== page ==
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The third way

«The Times Literary Supplement», august 6, 2019

Following two volumes of verse (Mala kruna, 2007, and Pasta madre, 2013), the Italian poet Franca Mancinelli has turned her hand to a small book of short prose pieces. The Little Book of Passage is the first of her works to be translated into English. Though the book is brief and its language plain, her subject, treated with respect, modesty and delicacy, is the great undertaking of all major poets – to discover, as her excellent translator John Taylor puts it, “the genuine sources of what we feel, think, dream and [which] remain at a remove … it is the task of poetry to try to bridge those gaps or at least to show where the bridges might be built”.

Mancinelli explores the fault lines (faglie) across which religions attempt to build bridges that philosophers would remove, using the third way, of poetry. Deploying the uncertainties and ambiguities of language, she attempts to construct bridges of meaning that might at any time prove illusory. “Unfinished sentences remain ruins. You’re supporting inside yourself an entire village in danger of collapsing”. For a true poet, which Mancinelli undoubtedly is, the quest goes beyond simple philosophical questioning. It is an existential struggle.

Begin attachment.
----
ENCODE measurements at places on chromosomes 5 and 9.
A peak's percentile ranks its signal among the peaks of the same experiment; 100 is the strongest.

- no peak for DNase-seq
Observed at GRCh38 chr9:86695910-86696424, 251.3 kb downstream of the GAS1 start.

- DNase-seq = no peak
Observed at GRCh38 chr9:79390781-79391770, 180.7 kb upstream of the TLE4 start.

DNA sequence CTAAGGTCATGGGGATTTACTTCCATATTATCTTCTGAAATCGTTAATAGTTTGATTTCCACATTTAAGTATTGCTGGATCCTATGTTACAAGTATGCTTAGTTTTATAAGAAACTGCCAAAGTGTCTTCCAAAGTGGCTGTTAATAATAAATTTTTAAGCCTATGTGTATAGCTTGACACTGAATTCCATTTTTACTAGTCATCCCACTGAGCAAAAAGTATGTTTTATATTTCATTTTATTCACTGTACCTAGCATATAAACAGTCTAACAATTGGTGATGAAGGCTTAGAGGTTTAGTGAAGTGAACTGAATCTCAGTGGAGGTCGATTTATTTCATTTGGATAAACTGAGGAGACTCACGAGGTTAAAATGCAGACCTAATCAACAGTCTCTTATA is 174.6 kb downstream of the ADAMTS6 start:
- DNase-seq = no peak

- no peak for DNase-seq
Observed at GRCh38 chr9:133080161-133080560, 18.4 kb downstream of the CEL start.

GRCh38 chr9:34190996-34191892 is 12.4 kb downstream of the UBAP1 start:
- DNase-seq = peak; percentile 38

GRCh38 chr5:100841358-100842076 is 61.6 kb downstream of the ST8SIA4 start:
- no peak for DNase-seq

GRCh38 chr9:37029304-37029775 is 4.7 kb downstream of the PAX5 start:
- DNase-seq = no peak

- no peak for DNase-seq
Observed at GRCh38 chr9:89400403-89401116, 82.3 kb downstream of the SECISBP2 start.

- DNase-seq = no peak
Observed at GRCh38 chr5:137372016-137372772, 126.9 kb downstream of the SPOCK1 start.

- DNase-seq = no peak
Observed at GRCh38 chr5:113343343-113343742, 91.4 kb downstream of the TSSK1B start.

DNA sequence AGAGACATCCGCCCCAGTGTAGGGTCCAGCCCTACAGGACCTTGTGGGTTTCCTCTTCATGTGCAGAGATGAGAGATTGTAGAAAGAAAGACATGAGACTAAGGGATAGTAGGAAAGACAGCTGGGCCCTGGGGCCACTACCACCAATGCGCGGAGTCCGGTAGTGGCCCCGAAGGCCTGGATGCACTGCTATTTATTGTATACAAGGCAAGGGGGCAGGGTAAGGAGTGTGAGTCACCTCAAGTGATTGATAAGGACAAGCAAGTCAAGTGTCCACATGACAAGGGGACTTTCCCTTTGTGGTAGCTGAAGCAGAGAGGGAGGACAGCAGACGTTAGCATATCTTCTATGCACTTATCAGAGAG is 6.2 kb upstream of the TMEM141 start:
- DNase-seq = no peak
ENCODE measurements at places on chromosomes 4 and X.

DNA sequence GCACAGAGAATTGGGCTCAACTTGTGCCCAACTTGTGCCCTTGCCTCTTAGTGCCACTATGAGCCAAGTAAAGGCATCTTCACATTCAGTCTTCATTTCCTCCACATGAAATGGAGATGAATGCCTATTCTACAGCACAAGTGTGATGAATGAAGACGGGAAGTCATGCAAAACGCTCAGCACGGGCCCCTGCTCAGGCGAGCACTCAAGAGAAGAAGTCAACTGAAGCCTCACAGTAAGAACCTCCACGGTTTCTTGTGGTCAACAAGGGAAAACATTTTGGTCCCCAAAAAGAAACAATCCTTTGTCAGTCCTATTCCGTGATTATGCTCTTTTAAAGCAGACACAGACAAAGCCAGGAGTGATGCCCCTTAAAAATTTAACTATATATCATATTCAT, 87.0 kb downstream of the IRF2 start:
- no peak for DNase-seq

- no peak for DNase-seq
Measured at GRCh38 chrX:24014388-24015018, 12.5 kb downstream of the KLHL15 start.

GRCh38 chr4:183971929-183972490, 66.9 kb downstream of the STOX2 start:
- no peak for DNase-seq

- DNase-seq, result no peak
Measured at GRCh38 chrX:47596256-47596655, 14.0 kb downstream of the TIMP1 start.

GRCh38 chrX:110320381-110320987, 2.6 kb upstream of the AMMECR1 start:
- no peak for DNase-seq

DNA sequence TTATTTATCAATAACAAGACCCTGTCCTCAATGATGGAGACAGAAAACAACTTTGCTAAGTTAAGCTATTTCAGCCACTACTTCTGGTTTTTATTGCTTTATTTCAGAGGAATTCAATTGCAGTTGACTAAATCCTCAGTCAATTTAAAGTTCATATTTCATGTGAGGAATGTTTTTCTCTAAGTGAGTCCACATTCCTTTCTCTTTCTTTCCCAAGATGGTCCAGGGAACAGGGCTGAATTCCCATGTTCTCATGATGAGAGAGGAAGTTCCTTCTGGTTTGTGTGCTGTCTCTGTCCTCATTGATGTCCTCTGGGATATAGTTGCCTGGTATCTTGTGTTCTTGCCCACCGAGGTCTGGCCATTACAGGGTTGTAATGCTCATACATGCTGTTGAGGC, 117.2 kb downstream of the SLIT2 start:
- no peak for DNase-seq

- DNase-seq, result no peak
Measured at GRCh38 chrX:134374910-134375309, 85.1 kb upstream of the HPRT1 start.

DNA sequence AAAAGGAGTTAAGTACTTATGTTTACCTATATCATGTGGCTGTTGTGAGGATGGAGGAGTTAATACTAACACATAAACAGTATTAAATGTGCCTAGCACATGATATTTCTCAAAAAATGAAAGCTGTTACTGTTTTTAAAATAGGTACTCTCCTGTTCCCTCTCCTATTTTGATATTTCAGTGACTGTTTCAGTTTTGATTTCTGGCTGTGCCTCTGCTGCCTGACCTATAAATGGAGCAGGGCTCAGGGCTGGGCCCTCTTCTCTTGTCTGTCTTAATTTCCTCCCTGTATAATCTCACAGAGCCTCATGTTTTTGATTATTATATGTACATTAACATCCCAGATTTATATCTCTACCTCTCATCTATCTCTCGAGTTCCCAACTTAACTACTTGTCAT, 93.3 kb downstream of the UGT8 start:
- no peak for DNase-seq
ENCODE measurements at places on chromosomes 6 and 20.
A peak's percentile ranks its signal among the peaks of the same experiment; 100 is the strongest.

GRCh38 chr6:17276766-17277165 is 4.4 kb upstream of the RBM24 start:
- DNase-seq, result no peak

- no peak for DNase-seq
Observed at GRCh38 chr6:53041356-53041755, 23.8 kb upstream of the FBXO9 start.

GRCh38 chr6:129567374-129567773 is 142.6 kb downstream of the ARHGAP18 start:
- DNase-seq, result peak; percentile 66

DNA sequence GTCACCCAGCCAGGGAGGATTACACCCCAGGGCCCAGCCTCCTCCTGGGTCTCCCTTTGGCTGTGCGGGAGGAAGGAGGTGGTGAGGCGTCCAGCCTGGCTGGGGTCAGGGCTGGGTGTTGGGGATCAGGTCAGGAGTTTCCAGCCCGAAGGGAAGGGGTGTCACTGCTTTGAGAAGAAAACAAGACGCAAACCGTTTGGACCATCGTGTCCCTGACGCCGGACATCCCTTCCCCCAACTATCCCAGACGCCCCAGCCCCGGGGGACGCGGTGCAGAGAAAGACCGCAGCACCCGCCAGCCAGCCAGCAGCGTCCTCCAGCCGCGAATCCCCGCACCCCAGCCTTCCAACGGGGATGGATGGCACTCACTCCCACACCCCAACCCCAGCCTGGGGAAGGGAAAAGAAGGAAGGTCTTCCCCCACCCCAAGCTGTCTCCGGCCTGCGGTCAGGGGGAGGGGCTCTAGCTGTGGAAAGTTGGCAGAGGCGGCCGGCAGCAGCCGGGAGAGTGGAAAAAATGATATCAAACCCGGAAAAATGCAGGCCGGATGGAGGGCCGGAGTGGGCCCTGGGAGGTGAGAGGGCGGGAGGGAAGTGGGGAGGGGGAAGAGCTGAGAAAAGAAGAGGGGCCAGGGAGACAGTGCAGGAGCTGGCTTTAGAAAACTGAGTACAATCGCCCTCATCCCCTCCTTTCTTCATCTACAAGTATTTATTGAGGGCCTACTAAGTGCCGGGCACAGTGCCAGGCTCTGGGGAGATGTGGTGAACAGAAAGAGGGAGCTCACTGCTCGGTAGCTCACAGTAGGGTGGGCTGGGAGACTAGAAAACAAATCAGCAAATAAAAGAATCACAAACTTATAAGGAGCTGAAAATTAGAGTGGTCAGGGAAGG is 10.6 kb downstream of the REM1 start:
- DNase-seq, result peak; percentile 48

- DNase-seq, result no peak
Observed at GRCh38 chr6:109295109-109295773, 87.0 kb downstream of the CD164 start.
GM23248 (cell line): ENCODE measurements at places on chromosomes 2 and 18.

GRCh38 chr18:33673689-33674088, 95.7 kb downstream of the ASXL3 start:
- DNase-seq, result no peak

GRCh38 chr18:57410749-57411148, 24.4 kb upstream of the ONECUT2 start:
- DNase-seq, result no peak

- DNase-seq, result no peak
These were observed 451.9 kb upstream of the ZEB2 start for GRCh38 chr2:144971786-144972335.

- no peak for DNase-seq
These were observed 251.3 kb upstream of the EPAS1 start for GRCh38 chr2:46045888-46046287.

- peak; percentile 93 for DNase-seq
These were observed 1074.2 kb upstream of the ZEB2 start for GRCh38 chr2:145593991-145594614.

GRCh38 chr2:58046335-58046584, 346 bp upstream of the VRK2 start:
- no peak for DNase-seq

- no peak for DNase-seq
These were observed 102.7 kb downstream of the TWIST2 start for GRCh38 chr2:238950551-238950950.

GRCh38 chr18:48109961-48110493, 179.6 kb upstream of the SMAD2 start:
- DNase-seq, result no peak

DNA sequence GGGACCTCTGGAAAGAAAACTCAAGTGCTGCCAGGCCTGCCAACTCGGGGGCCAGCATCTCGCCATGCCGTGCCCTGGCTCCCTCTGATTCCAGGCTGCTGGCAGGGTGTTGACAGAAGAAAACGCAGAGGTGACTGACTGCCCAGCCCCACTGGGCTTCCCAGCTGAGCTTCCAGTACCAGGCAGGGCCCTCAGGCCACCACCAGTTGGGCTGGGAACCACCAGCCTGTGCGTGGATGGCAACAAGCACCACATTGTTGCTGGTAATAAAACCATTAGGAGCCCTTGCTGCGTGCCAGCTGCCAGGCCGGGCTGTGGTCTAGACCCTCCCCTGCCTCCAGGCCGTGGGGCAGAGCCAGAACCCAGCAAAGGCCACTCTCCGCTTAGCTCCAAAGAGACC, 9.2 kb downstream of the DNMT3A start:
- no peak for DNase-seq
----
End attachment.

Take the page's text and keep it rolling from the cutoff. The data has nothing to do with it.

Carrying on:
When her writing does cross religious terrain, it is in its esoteric forms. The words “and here you are at the treshold, light flashing through you. You no longer have a face, you’re beyond all contours. Only clear light” touch on kabbalistic notions that also informed the late poetry of Paul Celan. Yet she also finds comfort in the mundane: “the old woman who lives in the next building [that] …sweeps, hangs out the washing on the line, brings the laundry back in… Such instinctive precision guides me for short sequences.” Mancinelli has a healthy fear of the places to wich her journeys might take her, the fault line that begins as a place of comfort before widening, where “Between one shoulder and the other one opens a darkness peopled with shivers”. “Keep sleeping”, she concluse. “The leaves are speaking to each other like brothers. From the heart to the crown of the tree, the leaves are thinking of a sentence for you.”

Mancinelli’s book is prefaced by a quote from Emily Dickinson: “To fill a Gap / Insert the Thing that caused it–.” Her exposition of these words is realized in a remarkably mature poetic voice, sincere and humble in its search for meaning, worthy of the awards and accolades she has been accumulating.

© foto di copertina di Sabrina Mezzaqui